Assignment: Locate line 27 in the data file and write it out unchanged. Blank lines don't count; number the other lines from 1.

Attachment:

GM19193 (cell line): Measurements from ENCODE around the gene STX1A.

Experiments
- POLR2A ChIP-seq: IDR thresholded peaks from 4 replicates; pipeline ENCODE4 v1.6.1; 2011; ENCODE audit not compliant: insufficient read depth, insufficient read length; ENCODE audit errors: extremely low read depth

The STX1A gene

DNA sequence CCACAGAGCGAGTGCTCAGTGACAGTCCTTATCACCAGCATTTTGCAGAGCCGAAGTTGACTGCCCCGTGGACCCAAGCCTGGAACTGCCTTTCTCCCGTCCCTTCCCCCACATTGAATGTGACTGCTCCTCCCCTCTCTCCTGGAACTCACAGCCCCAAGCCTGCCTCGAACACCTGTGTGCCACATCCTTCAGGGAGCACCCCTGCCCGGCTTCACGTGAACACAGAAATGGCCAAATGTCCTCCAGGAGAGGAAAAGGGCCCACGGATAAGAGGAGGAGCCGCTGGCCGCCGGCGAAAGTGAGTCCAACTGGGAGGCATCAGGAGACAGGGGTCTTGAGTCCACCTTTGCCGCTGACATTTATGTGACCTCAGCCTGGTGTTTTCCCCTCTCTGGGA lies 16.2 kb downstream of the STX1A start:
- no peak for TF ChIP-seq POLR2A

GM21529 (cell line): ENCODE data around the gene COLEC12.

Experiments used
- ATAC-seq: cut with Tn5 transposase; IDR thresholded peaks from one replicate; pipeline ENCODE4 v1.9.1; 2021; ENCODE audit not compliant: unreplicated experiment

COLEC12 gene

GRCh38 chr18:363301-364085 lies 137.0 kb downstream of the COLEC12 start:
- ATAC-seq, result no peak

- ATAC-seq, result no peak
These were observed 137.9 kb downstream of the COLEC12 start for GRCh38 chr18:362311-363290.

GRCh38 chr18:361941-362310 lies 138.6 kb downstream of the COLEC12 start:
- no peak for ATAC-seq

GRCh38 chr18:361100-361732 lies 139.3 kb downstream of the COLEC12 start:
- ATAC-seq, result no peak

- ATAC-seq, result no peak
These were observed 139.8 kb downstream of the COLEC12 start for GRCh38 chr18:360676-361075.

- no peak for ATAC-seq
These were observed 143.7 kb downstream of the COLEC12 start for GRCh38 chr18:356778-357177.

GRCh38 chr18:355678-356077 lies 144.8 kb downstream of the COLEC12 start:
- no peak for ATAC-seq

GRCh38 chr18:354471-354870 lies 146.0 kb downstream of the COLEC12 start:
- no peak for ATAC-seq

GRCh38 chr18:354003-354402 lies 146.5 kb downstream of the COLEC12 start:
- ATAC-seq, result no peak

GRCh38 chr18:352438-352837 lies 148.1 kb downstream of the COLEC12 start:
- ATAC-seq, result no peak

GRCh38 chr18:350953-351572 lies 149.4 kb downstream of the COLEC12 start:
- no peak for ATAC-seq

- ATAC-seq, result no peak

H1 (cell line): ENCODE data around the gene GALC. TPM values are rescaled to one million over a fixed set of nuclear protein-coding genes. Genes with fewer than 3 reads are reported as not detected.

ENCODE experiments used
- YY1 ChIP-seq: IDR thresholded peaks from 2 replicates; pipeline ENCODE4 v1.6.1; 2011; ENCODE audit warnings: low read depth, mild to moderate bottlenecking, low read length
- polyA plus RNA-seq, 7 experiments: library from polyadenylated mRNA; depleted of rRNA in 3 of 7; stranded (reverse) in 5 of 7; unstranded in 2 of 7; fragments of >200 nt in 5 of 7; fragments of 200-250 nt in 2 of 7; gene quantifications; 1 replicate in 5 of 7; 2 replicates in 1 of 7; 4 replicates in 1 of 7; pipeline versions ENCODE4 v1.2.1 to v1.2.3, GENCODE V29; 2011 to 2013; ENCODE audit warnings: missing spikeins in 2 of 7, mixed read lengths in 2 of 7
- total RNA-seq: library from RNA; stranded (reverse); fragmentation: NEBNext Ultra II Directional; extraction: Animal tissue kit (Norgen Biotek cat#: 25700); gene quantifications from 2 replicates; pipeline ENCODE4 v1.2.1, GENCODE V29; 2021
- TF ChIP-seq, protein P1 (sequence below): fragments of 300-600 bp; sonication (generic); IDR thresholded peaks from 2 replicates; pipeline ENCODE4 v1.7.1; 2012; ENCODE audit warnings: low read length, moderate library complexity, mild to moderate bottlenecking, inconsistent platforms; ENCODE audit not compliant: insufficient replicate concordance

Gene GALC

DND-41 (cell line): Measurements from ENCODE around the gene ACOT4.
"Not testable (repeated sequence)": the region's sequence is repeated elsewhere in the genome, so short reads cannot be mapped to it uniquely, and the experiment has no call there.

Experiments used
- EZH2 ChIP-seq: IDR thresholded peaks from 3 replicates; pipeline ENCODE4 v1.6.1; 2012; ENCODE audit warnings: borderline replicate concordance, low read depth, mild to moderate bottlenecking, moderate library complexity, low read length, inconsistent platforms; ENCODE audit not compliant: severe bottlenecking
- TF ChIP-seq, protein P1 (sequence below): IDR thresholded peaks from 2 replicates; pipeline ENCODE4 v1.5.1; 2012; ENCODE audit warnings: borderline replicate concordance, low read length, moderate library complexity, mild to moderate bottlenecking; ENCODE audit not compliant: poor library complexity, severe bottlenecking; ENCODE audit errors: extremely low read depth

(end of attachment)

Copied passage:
GRCh38 chr18:354003-354402 lies 146.5 kb downstream of the COLEC12 start: